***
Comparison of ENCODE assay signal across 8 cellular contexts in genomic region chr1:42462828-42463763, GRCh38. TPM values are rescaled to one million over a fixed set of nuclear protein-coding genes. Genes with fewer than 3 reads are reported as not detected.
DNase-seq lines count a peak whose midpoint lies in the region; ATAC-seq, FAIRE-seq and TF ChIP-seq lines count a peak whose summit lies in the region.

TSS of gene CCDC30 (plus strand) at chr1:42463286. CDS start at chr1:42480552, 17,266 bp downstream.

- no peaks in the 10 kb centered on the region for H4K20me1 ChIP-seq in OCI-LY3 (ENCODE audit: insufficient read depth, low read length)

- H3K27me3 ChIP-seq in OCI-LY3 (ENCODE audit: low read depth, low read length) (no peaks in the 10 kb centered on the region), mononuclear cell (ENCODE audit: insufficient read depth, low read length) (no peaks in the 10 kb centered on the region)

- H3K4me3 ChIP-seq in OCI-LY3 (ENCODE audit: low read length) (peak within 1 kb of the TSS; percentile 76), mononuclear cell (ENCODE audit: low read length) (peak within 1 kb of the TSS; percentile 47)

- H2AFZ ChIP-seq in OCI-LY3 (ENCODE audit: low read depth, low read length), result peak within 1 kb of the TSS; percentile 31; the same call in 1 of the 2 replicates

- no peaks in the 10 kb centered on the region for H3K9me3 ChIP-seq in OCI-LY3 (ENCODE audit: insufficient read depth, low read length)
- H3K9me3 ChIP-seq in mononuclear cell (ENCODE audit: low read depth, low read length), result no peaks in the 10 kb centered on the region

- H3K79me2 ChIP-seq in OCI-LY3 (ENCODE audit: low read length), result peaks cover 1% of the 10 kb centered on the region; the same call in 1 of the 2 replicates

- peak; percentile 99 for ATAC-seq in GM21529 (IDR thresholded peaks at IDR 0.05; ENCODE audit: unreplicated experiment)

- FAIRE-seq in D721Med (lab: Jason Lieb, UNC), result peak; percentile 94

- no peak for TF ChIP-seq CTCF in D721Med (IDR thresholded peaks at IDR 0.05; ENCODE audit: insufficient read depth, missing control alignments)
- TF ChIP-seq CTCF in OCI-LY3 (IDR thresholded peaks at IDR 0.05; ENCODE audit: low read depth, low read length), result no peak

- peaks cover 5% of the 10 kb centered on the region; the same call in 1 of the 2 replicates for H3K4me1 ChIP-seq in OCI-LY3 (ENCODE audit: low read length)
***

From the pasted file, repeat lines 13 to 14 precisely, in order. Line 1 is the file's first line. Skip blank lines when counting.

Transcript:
- no peak for TF ChIP-seq CTCF in D721Med (IDR thresholded peaks at IDR 0.05; ENCODE audit: insufficient read depth, missing control alignments)
- TF ChIP-seq CTCF in OCI-LY3 (IDR thresholded peaks at IDR 0.05; ENCODE audit: low read depth, low read length), result no peak